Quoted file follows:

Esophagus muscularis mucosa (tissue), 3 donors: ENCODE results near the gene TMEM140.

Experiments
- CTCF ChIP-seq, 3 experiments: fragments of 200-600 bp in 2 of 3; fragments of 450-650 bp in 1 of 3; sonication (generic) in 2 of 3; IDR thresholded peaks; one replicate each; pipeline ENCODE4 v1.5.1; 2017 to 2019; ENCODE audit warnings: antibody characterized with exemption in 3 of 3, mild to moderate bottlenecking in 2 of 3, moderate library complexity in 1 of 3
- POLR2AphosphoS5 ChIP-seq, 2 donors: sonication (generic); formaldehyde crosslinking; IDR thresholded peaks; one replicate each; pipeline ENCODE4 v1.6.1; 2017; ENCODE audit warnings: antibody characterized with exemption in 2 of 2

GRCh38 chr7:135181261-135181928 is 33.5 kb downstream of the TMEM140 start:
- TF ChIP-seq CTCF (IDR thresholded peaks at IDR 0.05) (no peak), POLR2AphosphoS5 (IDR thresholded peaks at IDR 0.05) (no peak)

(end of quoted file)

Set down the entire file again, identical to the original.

Esophagus muscularis mucosa (tissue), 3 donors: ENCODE results near the gene TMEM140.

Experiments
- CTCF ChIP-seq, 3 experiments: fragments of 200-600 bp in 2 of 3; fragments of 450-650 bp in 1 of 3; sonication (generic) in 2 of 3; IDR thresholded peaks; one replicate each; pipeline ENCODE4 v1.5.1; 2017 to 2019; ENCODE audit warnings: antibody characterized with exemption in 3 of 3, mild to moderate bottlenecking in 2 of 3, moderate library complexity in 1 of 3
- POLR2AphosphoS5 ChIP-seq, 2 donors: sonication (generic); formaldehyde crosslinking; IDR thresholded peaks; one replicate each; pipeline ENCODE4 v1.6.1; 2017; ENCODE audit warnings: antibody characterized with exemption in 2 of 2

GRCh38 chr7:135181261-135181928 is 33.5 kb downstream of the TMEM140 start:
- TF ChIP-seq CTCF (IDR thresholded peaks at IDR 0.05) (no peak), POLR2AphosphoS5 (IDR thresholded peaks at IDR 0.05) (no peak)